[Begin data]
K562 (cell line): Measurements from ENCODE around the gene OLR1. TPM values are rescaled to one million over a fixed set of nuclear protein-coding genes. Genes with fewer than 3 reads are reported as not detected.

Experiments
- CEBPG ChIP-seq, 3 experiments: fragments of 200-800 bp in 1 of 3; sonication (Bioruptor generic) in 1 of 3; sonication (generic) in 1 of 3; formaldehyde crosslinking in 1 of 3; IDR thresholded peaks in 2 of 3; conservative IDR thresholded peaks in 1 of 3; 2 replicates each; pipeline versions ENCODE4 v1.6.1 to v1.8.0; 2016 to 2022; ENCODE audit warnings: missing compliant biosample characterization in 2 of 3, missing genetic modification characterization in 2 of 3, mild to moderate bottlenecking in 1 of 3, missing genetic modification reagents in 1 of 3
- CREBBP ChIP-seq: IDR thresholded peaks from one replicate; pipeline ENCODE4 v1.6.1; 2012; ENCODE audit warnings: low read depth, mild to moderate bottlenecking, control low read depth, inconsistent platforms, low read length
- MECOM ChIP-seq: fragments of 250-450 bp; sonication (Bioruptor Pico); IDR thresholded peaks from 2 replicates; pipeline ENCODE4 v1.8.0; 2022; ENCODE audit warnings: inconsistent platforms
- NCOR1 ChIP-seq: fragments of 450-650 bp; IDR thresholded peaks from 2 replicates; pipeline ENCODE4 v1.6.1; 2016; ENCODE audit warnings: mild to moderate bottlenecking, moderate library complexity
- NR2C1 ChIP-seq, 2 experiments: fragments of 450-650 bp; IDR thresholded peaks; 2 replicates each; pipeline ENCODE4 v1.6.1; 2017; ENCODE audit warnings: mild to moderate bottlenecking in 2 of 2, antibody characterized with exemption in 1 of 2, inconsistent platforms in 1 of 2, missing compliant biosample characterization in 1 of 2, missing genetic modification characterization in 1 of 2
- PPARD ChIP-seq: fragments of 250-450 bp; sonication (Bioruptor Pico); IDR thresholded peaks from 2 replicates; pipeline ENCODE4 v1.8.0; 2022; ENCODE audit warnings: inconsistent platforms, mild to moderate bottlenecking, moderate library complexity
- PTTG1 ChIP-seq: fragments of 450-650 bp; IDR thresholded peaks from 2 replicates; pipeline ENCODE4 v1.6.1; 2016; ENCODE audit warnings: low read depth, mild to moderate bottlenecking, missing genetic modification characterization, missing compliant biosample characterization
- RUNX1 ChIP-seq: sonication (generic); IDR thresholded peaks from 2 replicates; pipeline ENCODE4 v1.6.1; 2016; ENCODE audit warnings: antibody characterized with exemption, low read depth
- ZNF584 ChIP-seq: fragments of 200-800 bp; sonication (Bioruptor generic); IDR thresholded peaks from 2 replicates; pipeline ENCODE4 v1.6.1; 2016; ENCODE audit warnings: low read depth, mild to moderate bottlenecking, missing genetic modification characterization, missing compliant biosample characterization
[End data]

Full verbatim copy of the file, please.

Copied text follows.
K562 (cell line): Measurements from ENCODE around the gene OLR1. TPM values are rescaled to one million over a fixed set of nuclear protein-coding genes. Genes with fewer than 3 reads are reported as not detected.

Experiments
- CEBPG ChIP-seq, 3 experiments: fragments of 200-800 bp in 1 of 3; sonication (Bioruptor generic) in 1 of 3; sonication (generic) in 1 of 3; formaldehyde crosslinking in 1 of 3; IDR thresholded peaks in 2 of 3; conservative IDR thresholded peaks in 1 of 3; 2 replicates each; pipeline versions ENCODE4 v1.6.1 to v1.8.0; 2016 to 2022; ENCODE audit warnings: missing compliant biosample characterization in 2 of 3, missing genetic modification characterization in 2 of 3, mild to moderate bottlenecking in 1 of 3, missing genetic modification reagents in 1 of 3
- CREBBP ChIP-seq: IDR thresholded peaks from one replicate; pipeline ENCODE4 v1.6.1; 2012; ENCODE audit warnings: low read depth, mild to moderate bottlenecking, control low read depth, inconsistent platforms, low read length
- MECOM ChIP-seq: fragments of 250-450 bp; sonication (Bioruptor Pico); IDR thresholded peaks from 2 replicates; pipeline ENCODE4 v1.8.0; 2022; ENCODE audit warnings: inconsistent platforms
- NCOR1 ChIP-seq: fragments of 450-650 bp; IDR thresholded peaks from 2 replicates; pipeline ENCODE4 v1.6.1; 2016; ENCODE audit warnings: mild to moderate bottlenecking, moderate library complexity
- NR2C1 ChIP-seq, 2 experiments: fragments of 450-650 bp; IDR thresholded peaks; 2 replicates each; pipeline ENCODE4 v1.6.1; 2017; ENCODE audit warnings: mild to moderate bottlenecking in 2 of 2, antibody characterized with exemption in 1 of 2, inconsistent platforms in 1 of 2, missing compliant biosample characterization in 1 of 2, missing genetic modification characterization in 1 of 2
- PPARD ChIP-seq: fragments of 250-450 bp; sonication (Bioruptor Pico); IDR thresholded peaks from 2 replicates; pipeline ENCODE4 v1.8.0; 2022; ENCODE audit warnings: inconsistent platforms, mild to moderate bottlenecking, moderate library complexity
- PTTG1 ChIP-seq: fragments of 450-650 bp; IDR thresholded peaks from 2 replicates; pipeline ENCODE4 v1.6.1; 2016; ENCODE audit warnings: low read depth, mild to moderate bottlenecking, missing genetic modification characterization, missing compliant biosample characterization
- RUNX1 ChIP-seq: sonication (generic); IDR thresholded peaks from 2 replicates; pipeline ENCODE4 v1.6.1; 2016; ENCODE audit warnings: antibody characterized with exemption, low read depth
- ZNF584 ChIP-seq: fragments of 200-800 bp; sonication (Bioruptor generic); IDR thresholded peaks from 2 replicates; pipeline ENCODE4 v1.6.1; 2016; ENCODE audit warnings: low read depth, mild to moderate bottlenecking, missing genetic modification characterization, missing compliant biosample characterization